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Eye News Roundup – July, Week 1

Home/Eye Health Tips/Eye News Roundup – July, Week 1

Eye News Roundup – July, Week 1

1: Some Pro Advice for You from Laila Ali ……. Regarding Your Eyes Though

Laila Ali is known for a host of different reasons, from being one of the greatest female boxers of all time to being a mother of two, running her own lifestyle brand and acting as a fitness and wellness expert in between; she is the daughter of the all time great, the one and only, Muhammad Ali.

However, none of you could have thought of her lending you a piece of advice regarding eye health, of all other things and roles that she currently plays. But here she is, teamed up with Think About Your Eyes National public awareness campaign and the American Optometric Association, leveraging her stardom in raising awareness about undetected vision problems.

Part of what motivated Ali to join such an awareness cause lies in her personal experience involving her daughter Sydney whose teacher noticed her excessive squinting when she was 5.

It is then that Ali learned the importance of taking children to an eye doctor for eye examination as early as 6 months to one year, now vowing to encourage others to do the same.

Catch more of Laila Ali’s inspirational cause on YAHOO.

2: Reducing the Risk for AMD through Mouthwatering Mediterranean Diet

Known for its richness and health benefits, Mediterranean diet comprises of fresh veggies and fruits, fish, lean meat, olive oil, whole grains and nuts, not only taking care of your heart, but your eyes as well, as announced in the 2018 annual meeting of the Association for Research in Vision and Ophthalmology, shared with us by the AMERICAN OPTOMETRIC ASSOCIATION (AOA).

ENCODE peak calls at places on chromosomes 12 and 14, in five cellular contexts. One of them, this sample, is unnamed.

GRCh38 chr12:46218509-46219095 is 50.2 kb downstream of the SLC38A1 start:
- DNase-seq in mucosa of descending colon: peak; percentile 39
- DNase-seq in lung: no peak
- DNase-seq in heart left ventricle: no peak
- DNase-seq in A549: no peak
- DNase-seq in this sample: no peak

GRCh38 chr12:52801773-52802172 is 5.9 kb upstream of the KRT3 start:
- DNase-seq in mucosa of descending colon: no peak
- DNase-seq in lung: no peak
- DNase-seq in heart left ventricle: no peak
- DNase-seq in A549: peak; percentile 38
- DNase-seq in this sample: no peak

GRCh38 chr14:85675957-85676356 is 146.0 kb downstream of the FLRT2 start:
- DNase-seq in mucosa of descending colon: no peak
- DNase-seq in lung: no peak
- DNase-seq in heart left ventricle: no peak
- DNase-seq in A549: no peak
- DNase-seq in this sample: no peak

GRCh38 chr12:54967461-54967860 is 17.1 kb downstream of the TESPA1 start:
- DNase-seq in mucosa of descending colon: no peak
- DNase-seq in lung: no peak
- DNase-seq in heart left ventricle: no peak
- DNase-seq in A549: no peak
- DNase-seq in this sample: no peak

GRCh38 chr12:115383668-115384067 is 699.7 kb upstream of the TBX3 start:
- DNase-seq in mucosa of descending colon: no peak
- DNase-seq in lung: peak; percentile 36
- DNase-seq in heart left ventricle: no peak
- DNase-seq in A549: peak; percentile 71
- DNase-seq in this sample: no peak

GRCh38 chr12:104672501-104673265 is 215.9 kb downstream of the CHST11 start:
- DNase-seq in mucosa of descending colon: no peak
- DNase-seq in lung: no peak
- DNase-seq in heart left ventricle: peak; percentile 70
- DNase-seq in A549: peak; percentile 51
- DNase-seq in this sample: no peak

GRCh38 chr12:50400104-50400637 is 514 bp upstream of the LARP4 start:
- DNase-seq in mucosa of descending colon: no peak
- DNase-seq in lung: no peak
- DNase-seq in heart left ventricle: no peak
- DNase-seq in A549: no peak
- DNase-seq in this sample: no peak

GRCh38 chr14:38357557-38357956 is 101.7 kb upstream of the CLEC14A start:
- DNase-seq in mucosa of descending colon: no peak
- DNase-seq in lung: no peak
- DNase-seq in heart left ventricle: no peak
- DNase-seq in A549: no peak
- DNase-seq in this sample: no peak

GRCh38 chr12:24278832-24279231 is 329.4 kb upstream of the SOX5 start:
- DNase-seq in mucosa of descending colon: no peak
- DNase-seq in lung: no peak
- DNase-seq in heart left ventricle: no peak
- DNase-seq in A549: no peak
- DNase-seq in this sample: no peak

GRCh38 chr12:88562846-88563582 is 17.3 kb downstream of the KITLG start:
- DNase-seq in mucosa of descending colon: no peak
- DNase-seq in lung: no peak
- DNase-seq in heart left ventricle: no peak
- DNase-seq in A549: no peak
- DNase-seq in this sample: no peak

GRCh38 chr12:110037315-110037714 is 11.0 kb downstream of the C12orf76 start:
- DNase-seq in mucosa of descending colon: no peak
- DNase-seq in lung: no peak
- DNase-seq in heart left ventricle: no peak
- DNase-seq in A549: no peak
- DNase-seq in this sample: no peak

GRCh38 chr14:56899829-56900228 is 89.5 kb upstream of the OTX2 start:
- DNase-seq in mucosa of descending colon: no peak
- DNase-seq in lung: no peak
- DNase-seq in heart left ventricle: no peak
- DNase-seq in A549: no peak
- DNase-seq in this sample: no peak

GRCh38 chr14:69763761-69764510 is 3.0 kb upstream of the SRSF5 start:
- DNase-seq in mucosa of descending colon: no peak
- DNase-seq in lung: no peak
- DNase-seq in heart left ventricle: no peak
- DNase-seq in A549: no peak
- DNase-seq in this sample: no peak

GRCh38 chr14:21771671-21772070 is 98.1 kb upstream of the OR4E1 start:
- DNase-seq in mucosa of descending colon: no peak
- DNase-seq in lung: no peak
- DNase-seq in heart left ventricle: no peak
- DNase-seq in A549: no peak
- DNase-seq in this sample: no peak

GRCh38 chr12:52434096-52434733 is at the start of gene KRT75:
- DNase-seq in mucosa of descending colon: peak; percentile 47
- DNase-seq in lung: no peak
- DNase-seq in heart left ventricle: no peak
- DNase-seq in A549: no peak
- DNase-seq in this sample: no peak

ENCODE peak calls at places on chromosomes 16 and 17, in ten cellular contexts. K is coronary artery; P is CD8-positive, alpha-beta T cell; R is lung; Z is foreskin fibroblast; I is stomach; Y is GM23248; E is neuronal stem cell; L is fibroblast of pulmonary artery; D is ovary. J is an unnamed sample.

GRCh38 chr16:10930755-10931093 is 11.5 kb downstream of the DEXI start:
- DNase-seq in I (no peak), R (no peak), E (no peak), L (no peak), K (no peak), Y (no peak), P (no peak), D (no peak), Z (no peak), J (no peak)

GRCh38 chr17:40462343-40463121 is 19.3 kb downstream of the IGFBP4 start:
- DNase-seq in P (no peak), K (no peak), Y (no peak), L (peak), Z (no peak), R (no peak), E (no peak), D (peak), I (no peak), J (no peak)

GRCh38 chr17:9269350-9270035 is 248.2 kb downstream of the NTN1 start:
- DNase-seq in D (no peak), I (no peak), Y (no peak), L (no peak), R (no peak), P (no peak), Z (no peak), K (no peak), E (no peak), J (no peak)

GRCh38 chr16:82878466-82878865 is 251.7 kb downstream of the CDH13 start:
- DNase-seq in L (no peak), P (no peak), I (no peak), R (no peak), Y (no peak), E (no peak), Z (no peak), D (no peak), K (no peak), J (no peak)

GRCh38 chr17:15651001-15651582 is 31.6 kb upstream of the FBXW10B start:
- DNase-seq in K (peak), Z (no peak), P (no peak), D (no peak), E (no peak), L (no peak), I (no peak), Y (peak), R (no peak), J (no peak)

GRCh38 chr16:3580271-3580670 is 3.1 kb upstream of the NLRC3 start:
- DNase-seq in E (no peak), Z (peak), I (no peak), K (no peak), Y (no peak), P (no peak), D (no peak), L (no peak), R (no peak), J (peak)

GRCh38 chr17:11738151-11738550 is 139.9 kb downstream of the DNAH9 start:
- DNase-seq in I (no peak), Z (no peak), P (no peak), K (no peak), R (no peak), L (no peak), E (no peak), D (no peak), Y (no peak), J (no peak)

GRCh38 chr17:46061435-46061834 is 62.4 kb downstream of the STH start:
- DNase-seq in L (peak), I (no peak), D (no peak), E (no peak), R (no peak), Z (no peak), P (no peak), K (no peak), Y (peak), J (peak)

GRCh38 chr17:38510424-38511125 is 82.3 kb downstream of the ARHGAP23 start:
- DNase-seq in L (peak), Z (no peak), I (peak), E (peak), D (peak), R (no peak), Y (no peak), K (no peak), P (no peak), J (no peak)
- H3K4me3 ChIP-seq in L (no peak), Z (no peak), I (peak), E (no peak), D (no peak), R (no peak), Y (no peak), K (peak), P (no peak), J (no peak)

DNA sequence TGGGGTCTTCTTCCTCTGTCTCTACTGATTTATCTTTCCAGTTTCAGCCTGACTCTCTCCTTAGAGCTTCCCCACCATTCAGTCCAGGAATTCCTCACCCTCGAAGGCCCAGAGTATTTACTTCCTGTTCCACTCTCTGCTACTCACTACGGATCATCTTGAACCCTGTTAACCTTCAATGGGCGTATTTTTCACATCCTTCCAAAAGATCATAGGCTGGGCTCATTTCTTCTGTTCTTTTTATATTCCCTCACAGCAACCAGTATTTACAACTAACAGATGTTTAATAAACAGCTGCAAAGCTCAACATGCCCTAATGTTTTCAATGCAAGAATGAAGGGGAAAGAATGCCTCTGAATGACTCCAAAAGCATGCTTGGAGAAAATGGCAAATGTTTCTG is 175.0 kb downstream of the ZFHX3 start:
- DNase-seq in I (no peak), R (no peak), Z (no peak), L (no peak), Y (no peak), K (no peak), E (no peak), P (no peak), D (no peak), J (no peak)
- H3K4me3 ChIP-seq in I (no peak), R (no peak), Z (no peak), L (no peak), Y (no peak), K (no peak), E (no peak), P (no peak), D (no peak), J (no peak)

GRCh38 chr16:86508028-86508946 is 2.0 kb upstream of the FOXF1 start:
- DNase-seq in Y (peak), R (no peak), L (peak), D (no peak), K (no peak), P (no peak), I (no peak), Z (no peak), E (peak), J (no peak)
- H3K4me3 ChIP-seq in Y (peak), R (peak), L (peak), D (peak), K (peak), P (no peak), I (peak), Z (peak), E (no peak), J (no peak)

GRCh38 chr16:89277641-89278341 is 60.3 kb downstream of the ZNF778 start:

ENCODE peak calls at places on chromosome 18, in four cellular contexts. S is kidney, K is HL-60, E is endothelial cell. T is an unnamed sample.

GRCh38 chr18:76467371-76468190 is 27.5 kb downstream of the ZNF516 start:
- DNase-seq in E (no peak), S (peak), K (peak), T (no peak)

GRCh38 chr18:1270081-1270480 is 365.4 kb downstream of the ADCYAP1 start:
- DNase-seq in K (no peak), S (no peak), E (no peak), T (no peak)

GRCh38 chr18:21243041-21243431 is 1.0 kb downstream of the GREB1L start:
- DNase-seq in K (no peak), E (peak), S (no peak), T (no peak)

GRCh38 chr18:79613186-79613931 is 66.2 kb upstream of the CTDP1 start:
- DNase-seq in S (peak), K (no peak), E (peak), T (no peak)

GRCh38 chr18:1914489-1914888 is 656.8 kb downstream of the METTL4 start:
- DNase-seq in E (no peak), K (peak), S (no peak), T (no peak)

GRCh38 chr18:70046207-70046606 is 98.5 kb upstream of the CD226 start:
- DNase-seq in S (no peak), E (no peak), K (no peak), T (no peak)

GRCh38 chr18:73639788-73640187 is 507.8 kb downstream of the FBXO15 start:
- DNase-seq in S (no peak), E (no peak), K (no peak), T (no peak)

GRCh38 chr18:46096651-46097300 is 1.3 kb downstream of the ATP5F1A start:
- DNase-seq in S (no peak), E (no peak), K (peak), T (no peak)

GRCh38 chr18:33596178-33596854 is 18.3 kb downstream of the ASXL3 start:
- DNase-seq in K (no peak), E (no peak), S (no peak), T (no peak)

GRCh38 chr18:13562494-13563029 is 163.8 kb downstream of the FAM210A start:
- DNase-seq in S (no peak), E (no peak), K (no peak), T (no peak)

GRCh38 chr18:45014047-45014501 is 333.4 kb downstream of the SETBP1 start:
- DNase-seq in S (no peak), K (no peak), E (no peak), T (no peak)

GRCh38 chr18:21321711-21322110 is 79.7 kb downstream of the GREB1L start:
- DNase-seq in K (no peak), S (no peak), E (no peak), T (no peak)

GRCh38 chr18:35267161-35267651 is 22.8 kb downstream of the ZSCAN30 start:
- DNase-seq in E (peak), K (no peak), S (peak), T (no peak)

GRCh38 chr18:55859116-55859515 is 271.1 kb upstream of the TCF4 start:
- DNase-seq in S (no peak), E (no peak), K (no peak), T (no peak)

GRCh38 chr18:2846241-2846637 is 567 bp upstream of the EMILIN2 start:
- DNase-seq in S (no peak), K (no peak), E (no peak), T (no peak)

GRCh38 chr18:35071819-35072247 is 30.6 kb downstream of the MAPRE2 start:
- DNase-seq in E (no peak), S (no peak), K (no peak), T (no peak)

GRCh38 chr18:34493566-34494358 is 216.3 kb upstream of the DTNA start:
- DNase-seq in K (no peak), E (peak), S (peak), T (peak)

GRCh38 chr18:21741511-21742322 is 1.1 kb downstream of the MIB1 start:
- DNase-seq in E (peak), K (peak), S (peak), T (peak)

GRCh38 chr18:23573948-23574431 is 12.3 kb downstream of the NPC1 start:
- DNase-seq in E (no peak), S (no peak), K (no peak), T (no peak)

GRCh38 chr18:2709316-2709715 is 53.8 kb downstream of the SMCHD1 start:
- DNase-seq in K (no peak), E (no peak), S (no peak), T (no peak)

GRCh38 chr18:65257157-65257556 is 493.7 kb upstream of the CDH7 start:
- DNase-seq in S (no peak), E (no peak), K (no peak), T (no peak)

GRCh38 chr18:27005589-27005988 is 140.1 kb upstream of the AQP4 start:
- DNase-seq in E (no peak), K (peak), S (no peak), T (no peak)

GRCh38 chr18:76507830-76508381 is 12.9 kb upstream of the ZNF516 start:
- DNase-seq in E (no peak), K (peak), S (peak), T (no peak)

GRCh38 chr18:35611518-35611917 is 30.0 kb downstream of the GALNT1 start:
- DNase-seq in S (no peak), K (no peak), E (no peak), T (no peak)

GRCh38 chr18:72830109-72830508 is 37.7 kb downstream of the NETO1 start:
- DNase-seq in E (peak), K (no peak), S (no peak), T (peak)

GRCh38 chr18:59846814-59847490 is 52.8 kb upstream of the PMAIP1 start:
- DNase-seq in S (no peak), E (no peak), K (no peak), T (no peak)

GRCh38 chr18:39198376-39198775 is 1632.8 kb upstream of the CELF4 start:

AOA further shares the observations from the Researchers associated with the international consortium ‘EYE-RISK’, according to which the risk factor for ‘Age-Related Macular Degeneration’ (AMD) is slashed by a remarkable 39%, based on the feedback received from about 5,000 participants in two earlier studies meant to explore the relationships between nutrition, aging and diseases (including degenerative eye diseases).

In adults aged 50 and above in the U.S., AMD remains the leading cause behind severe vision loss issues. Some of the initial symptoms associated with AMD include:

  • Gradual decline in the ability to see objects clearly
  • Objects starting to appear distorted
  • Straight lines appearing crooked or wavy
  • Gradually progressing inability to see colors in objects
  • Gradually increasing dark spot in the center of vision

Oxidative stress, inflammation and autophagy decline are also believed to be contributing factors for AMD, according to Susan Summerton, O.D., certified nutritionist specialist, practicing optometry in Florida and associated with the Ocular Nutrition and Wellness Society.

According to her, Mediterranean diet is rich in polyphenol (a plant-based compound), which serves to reduce lowering inflammation.

Moreover, good fats (such as the ones found in olive oil), vegetables, fruits and nuts deliver inflammation reducing potent antioxidants, which lowers free radical damage and helps in slowing down the progress of AMD.

For a detailed account of this story, visit AMERICAN OPTOMETRIC ASSOCIATION.

3: Visualization of Connections between Brain and Eye

Just a few years ago, this would have sounded like part of some sci-fi movie, but researchers have been able to develop a mechanism for tracking boutons’ (the far-reaching ends of retinal neurons) activity as they pass on visual information to the thalamus (the region of the brain involved in image processing).

According to this intriguing new development shared on ‘ScienceDaily’, the researchers associated with BIDMC and Boston Children’s Hospital (BCH) have succeeded in visualizing the communication originating from retinal neurons, targeting specific neurons in the thalamus region of the brain.